As we continue to grind on making the Software Development Life Cycle a bit more useful to most folks we’ve been encountering a lot of positive validation from within and without our own networks.
The reality is that most (all?) technology companies just aren’t getting the throughput that they really need to maximize their tools, their systems, and perhaps most importantly, their people.
The sad truth is that much of the data is already available and ready to be consumed. What lacks, in many aspects, is the speed at which this data can be acquired and also the ability to understand the data in a meaningful way to make decisions.
In short (and to grossly oversimplify), there’s a significant lack of context for both the data and the people who have created the data, the developers, the managers, and the team as a whole.
Stealing from Steve Blank, a serial entrepreneur who’s best known for defining Customer Development and the Lean Startup movement recently recounted an experience one of his students had with the government and the military to help them solve problems:
Unlike businesses, government organizations don’t sell products, and they don’t earn revenue. Instead, they have missions to accomplish and very hard problems to solve.
There are almost too many parallels to software development, but, you’re a smart group so I’ll just continue the point; using the Mission Model Canvas, an iteration on the Business Model Canvas, Blank understands that the missing pieces are not really data but context for all of the moving parts that exist in an organization:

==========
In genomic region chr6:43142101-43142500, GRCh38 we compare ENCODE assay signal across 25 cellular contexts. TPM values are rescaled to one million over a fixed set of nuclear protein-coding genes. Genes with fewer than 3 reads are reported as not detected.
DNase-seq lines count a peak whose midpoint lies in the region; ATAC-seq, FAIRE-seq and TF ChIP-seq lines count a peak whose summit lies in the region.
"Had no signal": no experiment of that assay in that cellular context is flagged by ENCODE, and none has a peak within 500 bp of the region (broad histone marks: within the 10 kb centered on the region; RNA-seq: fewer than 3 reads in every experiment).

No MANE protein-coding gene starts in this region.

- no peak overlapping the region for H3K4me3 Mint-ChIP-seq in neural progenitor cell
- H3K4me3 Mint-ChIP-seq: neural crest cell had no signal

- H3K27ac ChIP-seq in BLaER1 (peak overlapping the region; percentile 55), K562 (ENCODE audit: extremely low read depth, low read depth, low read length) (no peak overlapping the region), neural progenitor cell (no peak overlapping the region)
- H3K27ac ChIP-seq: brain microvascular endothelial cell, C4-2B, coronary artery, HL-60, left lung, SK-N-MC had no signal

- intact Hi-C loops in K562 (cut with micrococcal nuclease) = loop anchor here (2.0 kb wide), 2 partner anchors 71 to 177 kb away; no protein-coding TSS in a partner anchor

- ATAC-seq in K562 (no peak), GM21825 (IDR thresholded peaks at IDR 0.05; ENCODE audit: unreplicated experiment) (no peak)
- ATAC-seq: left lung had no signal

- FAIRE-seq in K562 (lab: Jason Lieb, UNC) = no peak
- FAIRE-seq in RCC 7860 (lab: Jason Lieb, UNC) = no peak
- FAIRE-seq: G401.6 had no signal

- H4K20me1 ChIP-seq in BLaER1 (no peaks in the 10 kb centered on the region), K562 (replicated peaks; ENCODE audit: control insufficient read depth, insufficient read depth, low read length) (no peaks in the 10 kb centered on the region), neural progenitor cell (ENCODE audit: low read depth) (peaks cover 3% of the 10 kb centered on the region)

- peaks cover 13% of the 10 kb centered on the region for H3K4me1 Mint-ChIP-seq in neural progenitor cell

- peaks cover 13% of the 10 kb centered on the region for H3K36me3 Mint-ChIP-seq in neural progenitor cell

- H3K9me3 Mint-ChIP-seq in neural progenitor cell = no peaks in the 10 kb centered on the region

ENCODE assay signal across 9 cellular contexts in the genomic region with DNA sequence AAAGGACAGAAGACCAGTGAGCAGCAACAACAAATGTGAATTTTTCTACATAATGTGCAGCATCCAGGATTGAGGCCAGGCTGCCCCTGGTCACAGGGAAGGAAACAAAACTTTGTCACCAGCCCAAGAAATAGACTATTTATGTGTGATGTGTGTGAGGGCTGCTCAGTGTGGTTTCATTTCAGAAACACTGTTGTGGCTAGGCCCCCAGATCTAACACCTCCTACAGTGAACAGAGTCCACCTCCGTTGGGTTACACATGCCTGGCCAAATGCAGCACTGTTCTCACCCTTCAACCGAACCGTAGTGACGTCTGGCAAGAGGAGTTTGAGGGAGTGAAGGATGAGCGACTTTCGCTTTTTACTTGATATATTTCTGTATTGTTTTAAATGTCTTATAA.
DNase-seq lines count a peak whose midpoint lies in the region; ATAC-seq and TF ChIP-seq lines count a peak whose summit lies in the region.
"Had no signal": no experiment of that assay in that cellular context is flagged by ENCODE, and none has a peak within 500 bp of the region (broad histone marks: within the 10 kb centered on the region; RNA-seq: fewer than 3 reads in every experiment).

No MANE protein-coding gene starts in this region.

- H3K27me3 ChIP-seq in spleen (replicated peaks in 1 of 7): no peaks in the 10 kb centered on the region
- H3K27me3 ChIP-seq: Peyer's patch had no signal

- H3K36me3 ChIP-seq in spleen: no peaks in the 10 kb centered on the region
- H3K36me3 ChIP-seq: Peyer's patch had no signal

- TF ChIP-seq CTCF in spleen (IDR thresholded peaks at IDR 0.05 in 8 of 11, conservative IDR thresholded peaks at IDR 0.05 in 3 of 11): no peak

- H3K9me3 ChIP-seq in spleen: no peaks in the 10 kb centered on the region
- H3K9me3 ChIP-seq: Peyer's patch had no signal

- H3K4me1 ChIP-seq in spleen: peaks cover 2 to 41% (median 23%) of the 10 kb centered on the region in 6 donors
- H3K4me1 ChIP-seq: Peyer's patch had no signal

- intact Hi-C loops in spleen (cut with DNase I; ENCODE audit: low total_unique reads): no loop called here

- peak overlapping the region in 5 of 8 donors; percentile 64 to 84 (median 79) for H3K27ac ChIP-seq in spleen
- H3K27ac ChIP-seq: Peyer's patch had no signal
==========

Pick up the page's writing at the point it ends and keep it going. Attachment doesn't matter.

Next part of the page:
Unlike their commercial counterparts, government problem solvers are often faced with multiple beneficiaries associated with a problem, often with conflicting value propositions.
And so in this encounter they hypothesized that an increased amount of data would be the real solution. Instead, they realized something much more profound:
After further questioning, the team discovered the reason the divers were spending so much time underwater – they often did not know where they were.
I almost laughed aloud when I read this because I can think of near-countless times where I have thought the exact same thing when it came to my software team and where we “were” in the software development life cycle!
To make a long story short (and you can read the full post here) the medical director, when informed about the real issue that his divers were having, answered in the following way: “Never knew that’s why they spent all that time down there. Heck, yes, fix their problem first.”
The point is this: The data is there. It’s powerful and useful. The problem is that you don’t have the missing ingredient, which is contextual awareness of what the data means and who might be impacted.
And this goes all the way back to why the SDLC is fundamentally broken for so many teams and businesses. They have the data but they lack context. They know the data is there but they don’t know who’s necessarily involved or who the real “beneficiaries” are.
Another way of looking at this and stating it most simply is that the team(s) simply do not have the tool(s) to work together well and efficiently.
And, of course, we hope to change all of that.